Annoyingly, five-way Strat switches tend to come with screws that have domed heads, and pickup screws are often the same. For the 60s look, you really need “raised countersunk” (aka Phillips ovalhead) screws for both applications. Even more annoying is the fact that these screws are often made from stainless steel – which strongly resists all the usual ageing methods.
Fortunately, the correct screws are available from various guitar parts outlets and specialist screw suppliers. For pickups, you need 5/8-inch screws with a 6-32 thread. You can use the same for the switch, or use shorter 6-32 thread screws. If possible, buy chrome or nickel if you plan to age them.
Sometimes, it’s easier to understand something by seeing it done rather than reading about it. With that in mind, we’ll cover the final assembly with a series of pictures and captions that will guide you through the process step by step.
Place the shield onto the back of the pickguard and load the three potentiometers and switch. Align the shield with all the screw holes and make sure the switch is able to move freely before tightening everything up.
I used a ceramic capacitor that was very slightly oversized. The yellow shielding was stripped from a length of spare cable and slipped over the leg of the capacitor. Once the cap had been soldered into position, I soldered the link wire onto the switch and the three leadout wires to the tone controls and the volume control. Note how the upper lug on the volume pot is bent over and soldered onto the body of the casing.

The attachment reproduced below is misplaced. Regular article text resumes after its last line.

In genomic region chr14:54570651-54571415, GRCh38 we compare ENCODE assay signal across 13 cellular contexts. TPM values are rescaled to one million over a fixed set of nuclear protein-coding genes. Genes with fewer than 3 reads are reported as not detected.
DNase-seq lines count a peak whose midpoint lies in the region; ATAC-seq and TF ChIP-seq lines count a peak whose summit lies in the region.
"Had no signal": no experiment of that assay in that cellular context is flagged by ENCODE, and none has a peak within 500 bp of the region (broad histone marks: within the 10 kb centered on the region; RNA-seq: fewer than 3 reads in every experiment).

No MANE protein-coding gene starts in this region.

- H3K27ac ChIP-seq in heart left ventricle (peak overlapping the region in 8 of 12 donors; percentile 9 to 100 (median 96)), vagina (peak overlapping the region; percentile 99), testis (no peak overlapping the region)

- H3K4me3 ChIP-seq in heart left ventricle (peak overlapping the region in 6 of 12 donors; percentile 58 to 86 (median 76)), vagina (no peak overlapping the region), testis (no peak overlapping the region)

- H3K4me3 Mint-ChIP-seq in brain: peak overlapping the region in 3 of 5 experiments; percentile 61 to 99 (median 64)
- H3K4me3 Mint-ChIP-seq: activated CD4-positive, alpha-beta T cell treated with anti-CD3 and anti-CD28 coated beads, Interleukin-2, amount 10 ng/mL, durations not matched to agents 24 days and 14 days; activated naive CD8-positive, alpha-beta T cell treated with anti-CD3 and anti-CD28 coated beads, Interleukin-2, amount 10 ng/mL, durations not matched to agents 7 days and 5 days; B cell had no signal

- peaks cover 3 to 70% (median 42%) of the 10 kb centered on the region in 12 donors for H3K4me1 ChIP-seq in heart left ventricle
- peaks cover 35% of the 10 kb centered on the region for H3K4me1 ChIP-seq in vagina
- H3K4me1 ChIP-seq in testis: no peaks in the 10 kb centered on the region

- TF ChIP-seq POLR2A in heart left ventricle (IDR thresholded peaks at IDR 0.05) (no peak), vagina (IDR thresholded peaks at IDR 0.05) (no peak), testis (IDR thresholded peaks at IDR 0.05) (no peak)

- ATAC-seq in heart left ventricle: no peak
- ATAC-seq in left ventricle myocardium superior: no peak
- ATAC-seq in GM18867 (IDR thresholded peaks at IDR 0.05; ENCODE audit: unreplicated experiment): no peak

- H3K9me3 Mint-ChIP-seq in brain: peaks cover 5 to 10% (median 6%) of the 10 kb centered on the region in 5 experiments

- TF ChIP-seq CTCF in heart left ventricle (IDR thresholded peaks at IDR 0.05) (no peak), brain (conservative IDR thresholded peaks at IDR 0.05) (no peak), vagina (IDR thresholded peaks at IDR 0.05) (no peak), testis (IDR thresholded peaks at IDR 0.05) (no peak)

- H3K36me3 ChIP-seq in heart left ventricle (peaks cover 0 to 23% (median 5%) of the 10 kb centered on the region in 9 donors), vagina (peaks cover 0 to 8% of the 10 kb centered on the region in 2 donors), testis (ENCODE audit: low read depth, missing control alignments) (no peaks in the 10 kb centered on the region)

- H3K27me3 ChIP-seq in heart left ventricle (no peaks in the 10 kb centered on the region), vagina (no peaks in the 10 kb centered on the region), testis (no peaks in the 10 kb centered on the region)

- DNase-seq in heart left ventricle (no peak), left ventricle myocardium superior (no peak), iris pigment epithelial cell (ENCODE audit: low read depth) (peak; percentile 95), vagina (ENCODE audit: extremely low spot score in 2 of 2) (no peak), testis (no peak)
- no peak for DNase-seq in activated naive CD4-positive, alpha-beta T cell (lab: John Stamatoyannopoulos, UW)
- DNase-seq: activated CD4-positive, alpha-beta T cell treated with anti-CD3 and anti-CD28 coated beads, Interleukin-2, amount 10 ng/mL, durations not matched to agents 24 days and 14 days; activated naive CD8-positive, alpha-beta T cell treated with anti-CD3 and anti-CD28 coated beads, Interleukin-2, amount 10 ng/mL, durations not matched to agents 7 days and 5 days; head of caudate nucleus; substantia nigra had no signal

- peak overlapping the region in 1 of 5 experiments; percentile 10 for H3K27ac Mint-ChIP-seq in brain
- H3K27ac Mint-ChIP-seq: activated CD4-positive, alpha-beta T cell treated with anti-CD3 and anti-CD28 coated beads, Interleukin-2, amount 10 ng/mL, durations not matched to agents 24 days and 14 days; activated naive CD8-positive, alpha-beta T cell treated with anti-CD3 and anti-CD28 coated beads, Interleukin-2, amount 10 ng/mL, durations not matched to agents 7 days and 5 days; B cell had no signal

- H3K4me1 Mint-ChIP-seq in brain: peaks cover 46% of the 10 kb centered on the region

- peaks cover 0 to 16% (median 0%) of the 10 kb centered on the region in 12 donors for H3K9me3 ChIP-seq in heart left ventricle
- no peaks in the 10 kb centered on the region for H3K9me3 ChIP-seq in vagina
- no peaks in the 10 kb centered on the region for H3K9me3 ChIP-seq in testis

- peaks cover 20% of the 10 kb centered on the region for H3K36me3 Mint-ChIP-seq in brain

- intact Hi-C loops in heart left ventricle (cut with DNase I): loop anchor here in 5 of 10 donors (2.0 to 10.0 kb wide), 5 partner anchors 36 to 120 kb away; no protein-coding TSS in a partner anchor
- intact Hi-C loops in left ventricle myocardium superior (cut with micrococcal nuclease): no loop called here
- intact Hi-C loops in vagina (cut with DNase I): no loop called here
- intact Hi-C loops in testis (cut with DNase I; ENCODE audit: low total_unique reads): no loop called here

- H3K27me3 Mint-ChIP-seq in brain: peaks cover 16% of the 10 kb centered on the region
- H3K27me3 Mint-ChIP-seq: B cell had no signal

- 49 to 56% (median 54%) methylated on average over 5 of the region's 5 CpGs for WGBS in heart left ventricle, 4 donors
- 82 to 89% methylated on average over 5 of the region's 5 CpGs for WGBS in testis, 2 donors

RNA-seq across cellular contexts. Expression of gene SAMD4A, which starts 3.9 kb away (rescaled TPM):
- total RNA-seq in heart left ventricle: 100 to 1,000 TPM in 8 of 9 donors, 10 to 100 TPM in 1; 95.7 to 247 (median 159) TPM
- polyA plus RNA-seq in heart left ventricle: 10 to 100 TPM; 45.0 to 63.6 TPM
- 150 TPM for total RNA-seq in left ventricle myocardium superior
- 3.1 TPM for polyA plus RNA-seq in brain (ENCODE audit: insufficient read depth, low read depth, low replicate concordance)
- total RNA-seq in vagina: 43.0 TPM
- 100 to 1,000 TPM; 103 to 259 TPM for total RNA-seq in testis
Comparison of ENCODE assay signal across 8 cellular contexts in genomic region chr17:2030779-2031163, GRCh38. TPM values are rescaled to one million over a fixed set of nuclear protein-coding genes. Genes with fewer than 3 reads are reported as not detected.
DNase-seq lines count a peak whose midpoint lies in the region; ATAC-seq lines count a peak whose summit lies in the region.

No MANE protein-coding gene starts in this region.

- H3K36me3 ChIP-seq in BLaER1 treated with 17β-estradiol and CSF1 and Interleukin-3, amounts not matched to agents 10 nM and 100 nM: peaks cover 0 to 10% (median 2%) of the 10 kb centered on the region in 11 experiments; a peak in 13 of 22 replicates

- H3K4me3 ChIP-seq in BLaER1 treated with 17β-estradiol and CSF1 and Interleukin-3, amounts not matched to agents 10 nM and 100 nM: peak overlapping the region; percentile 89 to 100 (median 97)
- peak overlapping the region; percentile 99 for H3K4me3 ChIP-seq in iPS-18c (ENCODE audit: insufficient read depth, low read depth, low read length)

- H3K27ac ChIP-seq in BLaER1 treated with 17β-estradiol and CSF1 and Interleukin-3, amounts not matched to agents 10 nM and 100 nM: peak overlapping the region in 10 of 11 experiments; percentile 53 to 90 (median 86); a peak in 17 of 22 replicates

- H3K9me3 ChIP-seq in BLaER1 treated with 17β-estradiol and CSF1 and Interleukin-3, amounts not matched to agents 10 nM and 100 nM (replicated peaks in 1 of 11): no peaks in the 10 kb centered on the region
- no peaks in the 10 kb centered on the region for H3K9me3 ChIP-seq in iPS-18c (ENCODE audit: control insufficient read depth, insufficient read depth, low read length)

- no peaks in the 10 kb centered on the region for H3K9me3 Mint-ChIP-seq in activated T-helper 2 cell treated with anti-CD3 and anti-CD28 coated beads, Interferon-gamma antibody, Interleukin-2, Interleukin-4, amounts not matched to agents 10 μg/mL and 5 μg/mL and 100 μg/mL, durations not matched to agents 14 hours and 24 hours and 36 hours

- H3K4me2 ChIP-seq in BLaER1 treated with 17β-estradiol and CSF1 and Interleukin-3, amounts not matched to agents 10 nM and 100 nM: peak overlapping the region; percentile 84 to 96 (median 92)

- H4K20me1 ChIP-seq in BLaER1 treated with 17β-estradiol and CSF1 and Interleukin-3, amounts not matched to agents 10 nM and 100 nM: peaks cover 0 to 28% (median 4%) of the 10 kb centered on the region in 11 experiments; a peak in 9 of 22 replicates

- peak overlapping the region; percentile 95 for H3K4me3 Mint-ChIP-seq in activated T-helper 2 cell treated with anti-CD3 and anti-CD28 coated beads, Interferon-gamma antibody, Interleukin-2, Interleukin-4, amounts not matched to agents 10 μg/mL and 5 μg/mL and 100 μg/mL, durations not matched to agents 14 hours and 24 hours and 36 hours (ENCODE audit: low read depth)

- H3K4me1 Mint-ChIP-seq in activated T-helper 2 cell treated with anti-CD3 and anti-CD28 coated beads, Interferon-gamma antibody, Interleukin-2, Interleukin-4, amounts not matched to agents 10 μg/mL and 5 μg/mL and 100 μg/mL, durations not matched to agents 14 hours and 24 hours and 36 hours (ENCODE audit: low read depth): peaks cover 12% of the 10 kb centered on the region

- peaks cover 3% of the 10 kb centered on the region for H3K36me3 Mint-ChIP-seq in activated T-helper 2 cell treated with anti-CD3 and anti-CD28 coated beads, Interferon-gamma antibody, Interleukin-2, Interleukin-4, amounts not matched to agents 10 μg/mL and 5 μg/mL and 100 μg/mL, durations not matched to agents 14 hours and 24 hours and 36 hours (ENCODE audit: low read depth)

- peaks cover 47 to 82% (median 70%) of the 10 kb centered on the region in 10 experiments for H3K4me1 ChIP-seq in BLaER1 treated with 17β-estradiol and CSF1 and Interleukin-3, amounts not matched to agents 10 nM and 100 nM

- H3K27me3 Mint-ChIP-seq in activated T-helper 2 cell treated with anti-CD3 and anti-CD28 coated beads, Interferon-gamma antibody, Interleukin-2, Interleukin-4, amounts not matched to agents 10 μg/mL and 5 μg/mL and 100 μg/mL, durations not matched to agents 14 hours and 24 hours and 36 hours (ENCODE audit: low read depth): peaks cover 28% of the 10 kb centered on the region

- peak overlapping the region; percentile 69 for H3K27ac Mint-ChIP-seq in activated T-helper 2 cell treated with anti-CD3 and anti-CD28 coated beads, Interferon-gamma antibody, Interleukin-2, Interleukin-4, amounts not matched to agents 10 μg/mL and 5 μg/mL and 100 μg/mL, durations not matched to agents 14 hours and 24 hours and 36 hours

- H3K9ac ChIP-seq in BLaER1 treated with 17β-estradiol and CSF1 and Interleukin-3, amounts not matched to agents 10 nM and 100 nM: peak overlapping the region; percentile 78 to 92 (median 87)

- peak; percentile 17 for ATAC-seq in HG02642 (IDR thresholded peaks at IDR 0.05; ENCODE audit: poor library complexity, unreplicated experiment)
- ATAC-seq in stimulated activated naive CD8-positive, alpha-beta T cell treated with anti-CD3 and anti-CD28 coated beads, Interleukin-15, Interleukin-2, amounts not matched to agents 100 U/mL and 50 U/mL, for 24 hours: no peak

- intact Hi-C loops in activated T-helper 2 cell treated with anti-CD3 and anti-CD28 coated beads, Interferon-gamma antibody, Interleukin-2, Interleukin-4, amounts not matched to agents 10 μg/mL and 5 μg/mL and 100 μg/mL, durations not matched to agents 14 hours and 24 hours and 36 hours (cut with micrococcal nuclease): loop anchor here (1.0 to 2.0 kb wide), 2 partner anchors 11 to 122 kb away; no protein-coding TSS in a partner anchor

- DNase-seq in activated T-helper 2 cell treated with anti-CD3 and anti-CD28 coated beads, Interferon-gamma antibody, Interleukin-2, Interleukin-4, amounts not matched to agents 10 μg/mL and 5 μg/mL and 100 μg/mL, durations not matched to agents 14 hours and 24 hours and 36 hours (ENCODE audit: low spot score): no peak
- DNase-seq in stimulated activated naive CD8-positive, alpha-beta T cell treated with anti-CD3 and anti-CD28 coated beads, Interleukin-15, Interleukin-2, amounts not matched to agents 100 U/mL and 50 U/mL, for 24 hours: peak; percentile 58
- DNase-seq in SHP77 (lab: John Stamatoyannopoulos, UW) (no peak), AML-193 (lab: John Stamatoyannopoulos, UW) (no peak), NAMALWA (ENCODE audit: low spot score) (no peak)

Push the tubing spacers over the pickup screws to hold them in place. An internal diameter of approximately 3mm is about the right size for the tubing.
Mount all three pickups onto the pickguard, pull the hot (cream-coloured) wires off to one side and route all three of the cold (black) wires to the volume control, making a neat right-angled bend under the bridge pickup.
Next, snip the wires so that they extend just over the edge of the potentiometer, push back the cloth to expose the wires, tin them if necessary, then solder them onto the casing. You’ll need a very hot iron for this, and I also use a large flat-head screwdriver to hold the wires in position while the solder joint cools.
Taking care not to mix up the cables, I soldered each of the pickup’s hot wires to the switch. Fender used to route the wires in an elegant curve, so I attempted to replicate that method. You’ll need to cut the wires to length to achieve this look.
Lastly, the two leadout wires to the output jack were connected to the centre lug and casing of the volume potentiometer. The ground wire from the spring claw was soldered directly to the output jack’s sleeve connection in the vintage style.
If you think some of this is lunacy, you’re probably right. Even so, I had a lot of fun doing it, and learned a thing or two in the process. Whether you want to age your favourite Strat or restore a vintage instrument, now you know how to make it look and sound right, and you can pick and choose which bits to try for yourself. Good luck and please write in to let us know how you get on.
• Pickguard Groovy Guitars www.groovy-guitars.com
• Shield plate Horny’s Guitar Parts eBay shop
• Potentiometers & switch Allparts UK www.allparts.uk.com
• Capacitor Northwest Guitars www.northwestguitars.co.uk
• Pickups Monty’s Guitars www.montysguitars.com
Missed part one? Check it out here.